Activists call for more resources, accountability from officials after 15 shot near Gresham funeral home: ‘This situation is systemic’
“We understand that in order for us to deal with the violence, we have to address all of the other inequities that face our community,” activist Natasha Dunn said during a news conference just steps from Tuesday’s shooting.
Two days after 15 people were shot outside of a Gresham funeral home, activists on Thursday held a news conference just steps from the scene of the shootout to push for additional resources and call on elected officials to address the city’s surging gun violence.
Natasha Dunn, of the Black Community Collaborative, told reporters that her group seeks to “hold the system that we believe created this madness accountable.”
“We understand that in order for us to deal with the violence, we have to address all of the other inequities that face our community,” Dunn said, flanked by other members of the group at the corner of 79th and Carpenter streets. “What happened here two days ago was a tragedy that should not have occurred, and it’s something that happens perpetually in our community.”
On Tuesday evening, a stolen Chevrolet Malibu pulled up to Rhodes Funeral Services in the 1000 block of West 79th Street and people in the car started firing at a group on the sidewalk who were mourning the victim of another shooting victim, Chicago police said. When the victims returned fire, the Malibu crashed and the shooters inside took off on foot.
The mass shooting was likely fueled by an ongoing feud between two factions of the Gangers Disciples street gang, sources told the Chicago Sun-Times.
Dunn called on a list of officials — including Mayor Lori Lightfoot, Chicago Public Schools CEO Janice Jackson, Cook County Sheriff Tom Dart, Cook County State’s Attorney Kim Foxx and others — to work with community members to create a comprehensive response to the underlying conditions that drive gun violence.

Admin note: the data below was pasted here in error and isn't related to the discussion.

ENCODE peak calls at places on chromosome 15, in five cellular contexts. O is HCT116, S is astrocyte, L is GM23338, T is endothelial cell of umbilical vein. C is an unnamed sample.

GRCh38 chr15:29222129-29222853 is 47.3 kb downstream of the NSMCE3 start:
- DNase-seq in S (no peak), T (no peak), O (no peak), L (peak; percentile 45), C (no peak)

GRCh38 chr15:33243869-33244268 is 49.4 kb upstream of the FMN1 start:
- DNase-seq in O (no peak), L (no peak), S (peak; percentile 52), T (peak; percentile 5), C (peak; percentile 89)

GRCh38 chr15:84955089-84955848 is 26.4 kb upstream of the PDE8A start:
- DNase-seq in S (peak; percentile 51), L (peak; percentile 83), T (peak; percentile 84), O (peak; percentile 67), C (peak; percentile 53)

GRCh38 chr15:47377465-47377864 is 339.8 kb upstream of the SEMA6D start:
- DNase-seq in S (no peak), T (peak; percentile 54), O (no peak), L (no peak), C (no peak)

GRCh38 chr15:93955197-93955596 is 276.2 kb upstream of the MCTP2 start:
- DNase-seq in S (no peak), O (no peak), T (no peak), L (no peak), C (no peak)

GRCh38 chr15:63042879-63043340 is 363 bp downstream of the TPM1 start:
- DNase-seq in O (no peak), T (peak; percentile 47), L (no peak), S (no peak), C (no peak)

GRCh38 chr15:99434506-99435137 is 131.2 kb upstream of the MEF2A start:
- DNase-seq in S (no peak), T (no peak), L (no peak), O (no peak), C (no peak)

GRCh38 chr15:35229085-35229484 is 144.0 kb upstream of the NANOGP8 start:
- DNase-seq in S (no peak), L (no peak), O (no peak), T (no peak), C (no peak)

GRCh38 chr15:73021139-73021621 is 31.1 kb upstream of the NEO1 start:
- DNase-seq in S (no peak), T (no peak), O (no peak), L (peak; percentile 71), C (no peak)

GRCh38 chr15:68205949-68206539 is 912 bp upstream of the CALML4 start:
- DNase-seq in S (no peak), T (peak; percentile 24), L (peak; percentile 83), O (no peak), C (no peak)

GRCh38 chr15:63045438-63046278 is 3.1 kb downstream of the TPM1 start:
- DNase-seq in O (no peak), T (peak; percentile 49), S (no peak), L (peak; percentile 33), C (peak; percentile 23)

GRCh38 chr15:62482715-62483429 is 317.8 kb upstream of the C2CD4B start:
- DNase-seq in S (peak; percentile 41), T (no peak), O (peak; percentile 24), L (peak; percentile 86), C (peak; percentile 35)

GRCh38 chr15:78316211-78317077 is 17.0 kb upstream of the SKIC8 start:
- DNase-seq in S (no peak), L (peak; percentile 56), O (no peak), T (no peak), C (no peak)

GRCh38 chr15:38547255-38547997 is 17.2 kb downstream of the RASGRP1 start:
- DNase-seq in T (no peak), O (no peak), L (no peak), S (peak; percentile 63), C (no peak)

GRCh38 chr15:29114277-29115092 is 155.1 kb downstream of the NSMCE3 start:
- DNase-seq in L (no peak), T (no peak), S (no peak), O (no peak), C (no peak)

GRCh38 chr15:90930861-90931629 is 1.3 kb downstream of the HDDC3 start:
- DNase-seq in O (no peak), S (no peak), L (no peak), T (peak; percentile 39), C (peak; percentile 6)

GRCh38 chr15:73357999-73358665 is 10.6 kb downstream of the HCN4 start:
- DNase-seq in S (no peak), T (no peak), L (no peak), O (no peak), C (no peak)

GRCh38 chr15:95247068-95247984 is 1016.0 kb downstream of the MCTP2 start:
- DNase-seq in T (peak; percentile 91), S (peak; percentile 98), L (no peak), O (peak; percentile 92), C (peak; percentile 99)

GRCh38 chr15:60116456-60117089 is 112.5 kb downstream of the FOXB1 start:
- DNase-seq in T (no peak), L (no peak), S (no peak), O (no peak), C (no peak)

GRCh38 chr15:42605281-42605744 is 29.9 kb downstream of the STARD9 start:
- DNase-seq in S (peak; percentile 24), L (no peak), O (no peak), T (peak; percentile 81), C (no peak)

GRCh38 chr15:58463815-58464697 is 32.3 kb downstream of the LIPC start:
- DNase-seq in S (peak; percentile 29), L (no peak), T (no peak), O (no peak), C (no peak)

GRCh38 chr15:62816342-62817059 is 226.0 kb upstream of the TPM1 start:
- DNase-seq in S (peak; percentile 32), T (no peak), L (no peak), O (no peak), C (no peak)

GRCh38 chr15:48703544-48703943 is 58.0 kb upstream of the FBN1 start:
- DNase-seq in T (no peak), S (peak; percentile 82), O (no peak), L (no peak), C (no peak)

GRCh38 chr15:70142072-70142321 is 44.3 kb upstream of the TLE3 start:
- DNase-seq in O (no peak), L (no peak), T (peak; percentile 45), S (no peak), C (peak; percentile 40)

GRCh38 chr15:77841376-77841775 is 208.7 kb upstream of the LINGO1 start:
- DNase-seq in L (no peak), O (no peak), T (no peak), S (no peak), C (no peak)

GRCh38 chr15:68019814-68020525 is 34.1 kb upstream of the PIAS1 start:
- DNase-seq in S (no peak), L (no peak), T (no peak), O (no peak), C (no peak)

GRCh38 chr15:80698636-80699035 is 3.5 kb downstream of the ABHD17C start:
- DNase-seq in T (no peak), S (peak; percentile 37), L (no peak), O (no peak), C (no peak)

“It is unacceptable that you close our schools,” she said. “It is unacceptable that you displace our residents at [the Chicago Housing Authority] and not work with them to make sure they have sound housing. What do you expect is going to happen when you do that to our community?”
Activist Brian Mullins later dismissed calls to cut the police budget to finance other city services and criticized the amount of funding organizations pushing that message are receiving.
“After 20 or 30 years of disinvestment in communities, we need some help here,” Mullins said. “But to talk about defunding the police and you live in these communities is ludicrous.
“So we ask people who don’t live in communities to stop it … Stop bringing your narrative to our community because we don’t feel like that.”
Mullins also said he welcomes the surge of federal agents President Donald Trump is sending to Chicago to combat the spike in shootings, though that position drew a mixed response from his allies at the news conference Thursday.
“They’re going to help them solve the murders that CPD can’t do. I welcome that wholeheartedly,” he said. “No, I don’t welcome them if they came through and arrested random black people and violated their civil rights.
“But we are in a critical place in the Black community. We need some assistance, and it doesn’t appear to be coming from anywhere else.”